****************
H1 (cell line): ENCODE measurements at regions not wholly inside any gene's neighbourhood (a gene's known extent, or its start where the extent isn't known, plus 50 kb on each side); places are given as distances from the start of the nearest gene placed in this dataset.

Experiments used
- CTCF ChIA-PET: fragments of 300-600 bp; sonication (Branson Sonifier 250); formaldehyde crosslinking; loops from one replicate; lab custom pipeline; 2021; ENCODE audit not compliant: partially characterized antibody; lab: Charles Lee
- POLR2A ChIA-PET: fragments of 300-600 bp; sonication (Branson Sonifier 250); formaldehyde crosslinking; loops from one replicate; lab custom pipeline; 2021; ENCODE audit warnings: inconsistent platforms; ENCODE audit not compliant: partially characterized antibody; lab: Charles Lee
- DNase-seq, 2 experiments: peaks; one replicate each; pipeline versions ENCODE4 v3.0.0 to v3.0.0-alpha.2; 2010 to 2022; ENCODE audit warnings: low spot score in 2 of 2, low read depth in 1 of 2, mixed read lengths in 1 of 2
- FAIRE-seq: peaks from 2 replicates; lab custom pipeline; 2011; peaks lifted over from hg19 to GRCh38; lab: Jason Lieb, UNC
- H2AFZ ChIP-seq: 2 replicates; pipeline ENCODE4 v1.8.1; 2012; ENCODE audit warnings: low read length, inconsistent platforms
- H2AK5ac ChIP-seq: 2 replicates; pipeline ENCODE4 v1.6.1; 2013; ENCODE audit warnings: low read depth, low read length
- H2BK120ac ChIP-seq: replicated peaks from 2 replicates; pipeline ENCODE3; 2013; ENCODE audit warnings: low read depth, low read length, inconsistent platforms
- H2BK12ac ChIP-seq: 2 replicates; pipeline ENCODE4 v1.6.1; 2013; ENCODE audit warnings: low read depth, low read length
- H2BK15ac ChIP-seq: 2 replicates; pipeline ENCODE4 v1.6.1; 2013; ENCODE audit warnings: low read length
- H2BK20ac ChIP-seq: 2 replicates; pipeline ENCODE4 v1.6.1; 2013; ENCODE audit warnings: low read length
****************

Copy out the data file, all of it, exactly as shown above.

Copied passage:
H1 (cell line): ENCODE measurements at regions not wholly inside any gene's neighbourhood (a gene's known extent, or its start where the extent isn't known, plus 50 kb on each side); places are given as distances from the start of the nearest gene placed in this dataset.

Experiments used
- CTCF ChIA-PET: fragments of 300-600 bp; sonication (Branson Sonifier 250); formaldehyde crosslinking; loops from one replicate; lab custom pipeline; 2021; ENCODE audit not compliant: partially characterized antibody; lab: Charles Lee
- POLR2A ChIA-PET: fragments of 300-600 bp; sonication (Branson Sonifier 250); formaldehyde crosslinking; loops from one replicate; lab custom pipeline; 2021; ENCODE audit warnings: inconsistent platforms; ENCODE audit not compliant: partially characterized antibody; lab: Charles Lee
- DNase-seq, 2 experiments: peaks; one replicate each; pipeline versions ENCODE4 v3.0.0 to v3.0.0-alpha.2; 2010 to 2022; ENCODE audit warnings: low spot score in 2 of 2, low read depth in 1 of 2, mixed read lengths in 1 of 2
- FAIRE-seq: peaks from 2 replicates; lab custom pipeline; 2011; peaks lifted over from hg19 to GRCh38; lab: Jason Lieb, UNC
- H2AFZ ChIP-seq: 2 replicates; pipeline ENCODE4 v1.8.1; 2012; ENCODE audit warnings: low read length, inconsistent platforms
- H2AK5ac ChIP-seq: 2 replicates; pipeline ENCODE4 v1.6.1; 2013; ENCODE audit warnings: low read depth, low read length
- H2BK120ac ChIP-seq: replicated peaks from 2 replicates; pipeline ENCODE3; 2013; ENCODE audit warnings: low read depth, low read length, inconsistent platforms
- H2BK12ac ChIP-seq: 2 replicates; pipeline ENCODE4 v1.6.1; 2013; ENCODE audit warnings: low read depth, low read length
- H2BK15ac ChIP-seq: 2 replicates; pipeline ENCODE4 v1.6.1; 2013; ENCODE audit warnings: low read length
- H2BK20ac ChIP-seq: 2 replicates; pipeline ENCODE4 v1.6.1; 2013; ENCODE audit warnings: low read length